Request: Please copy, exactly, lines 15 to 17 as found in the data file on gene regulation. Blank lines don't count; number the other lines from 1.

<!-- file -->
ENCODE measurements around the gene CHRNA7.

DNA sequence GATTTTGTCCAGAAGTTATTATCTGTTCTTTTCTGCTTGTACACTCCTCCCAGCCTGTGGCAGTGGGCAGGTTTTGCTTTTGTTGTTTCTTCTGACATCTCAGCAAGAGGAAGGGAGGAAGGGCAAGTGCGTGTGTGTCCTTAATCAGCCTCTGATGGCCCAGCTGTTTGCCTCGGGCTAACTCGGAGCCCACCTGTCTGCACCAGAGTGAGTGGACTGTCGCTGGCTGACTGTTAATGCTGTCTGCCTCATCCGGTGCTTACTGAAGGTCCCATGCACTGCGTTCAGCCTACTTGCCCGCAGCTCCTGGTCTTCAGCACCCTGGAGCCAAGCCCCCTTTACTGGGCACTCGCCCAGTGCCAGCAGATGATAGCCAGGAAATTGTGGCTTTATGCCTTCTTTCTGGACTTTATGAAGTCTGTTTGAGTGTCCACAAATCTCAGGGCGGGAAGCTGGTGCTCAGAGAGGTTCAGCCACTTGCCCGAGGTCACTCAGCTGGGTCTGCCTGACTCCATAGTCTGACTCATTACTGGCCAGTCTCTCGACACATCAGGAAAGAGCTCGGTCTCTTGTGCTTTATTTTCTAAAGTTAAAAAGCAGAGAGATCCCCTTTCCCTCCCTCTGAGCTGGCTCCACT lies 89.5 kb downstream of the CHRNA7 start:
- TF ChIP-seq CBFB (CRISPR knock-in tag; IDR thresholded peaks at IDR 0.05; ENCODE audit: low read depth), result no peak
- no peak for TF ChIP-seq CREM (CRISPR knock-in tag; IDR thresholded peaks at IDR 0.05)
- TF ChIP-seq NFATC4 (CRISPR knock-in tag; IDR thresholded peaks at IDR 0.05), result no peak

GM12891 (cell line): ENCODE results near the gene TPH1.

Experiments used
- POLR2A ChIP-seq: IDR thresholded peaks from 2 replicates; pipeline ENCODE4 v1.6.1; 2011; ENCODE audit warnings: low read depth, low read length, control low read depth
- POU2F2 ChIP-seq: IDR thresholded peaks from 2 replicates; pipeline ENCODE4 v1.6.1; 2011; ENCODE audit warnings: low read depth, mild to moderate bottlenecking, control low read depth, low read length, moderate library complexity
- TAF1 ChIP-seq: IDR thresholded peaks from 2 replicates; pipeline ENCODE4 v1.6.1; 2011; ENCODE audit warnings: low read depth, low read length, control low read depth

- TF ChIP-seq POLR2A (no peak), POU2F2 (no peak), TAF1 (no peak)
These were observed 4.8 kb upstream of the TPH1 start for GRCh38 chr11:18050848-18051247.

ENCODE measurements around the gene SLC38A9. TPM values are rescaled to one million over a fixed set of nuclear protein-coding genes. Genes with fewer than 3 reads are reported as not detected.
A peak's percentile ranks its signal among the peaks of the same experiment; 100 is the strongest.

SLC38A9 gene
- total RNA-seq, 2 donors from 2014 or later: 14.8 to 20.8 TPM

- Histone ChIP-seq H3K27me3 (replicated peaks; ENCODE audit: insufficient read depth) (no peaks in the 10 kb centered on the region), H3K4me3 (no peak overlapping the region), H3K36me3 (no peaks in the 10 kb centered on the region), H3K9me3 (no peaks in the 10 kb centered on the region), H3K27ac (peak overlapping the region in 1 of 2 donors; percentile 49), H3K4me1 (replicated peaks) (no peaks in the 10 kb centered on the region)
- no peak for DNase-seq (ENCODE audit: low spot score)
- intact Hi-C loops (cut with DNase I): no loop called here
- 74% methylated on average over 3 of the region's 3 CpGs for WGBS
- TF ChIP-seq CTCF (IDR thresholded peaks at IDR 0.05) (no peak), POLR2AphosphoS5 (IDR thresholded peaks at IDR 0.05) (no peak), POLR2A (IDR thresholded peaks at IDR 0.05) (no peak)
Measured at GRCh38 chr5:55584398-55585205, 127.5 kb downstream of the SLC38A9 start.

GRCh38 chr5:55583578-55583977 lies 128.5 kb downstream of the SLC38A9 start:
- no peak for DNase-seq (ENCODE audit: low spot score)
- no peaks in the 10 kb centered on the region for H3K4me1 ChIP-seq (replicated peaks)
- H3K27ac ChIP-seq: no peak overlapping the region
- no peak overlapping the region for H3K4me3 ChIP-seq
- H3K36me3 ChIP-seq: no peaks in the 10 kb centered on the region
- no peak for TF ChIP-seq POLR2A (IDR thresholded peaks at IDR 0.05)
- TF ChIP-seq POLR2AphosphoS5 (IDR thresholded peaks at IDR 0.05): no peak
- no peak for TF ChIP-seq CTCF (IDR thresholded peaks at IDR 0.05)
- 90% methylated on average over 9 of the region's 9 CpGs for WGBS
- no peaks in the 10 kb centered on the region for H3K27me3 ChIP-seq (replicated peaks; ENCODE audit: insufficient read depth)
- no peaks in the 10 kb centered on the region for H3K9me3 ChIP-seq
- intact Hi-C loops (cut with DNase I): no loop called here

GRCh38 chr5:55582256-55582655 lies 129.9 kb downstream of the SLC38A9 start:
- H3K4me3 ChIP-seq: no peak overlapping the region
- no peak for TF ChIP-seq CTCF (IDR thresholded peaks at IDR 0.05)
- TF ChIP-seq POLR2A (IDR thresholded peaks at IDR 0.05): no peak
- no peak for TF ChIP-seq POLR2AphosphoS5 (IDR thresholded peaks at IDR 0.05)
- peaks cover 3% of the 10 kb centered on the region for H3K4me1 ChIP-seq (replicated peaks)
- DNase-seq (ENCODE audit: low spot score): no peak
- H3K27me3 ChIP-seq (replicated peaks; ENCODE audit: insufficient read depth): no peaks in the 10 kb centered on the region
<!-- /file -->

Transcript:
SLC38A9 gene
- total RNA-seq, 2 donors from 2014 or later: 14.8 to 20.8 TPM

- Histone ChIP-seq H3K27me3 (replicated peaks; ENCODE audit: insufficient read depth) (no peaks in the 10 kb centered on the region), H3K4me3 (no peak overlapping the region), H3K36me3 (no peaks in the 10 kb centered on the region), H3K9me3 (no peaks in the 10 kb centered on the region), H3K27ac (peak overlapping the region in 1 of 2 donors; percentile 49), H3K4me1 (replicated peaks) (no peaks in the 10 kb centered on the region)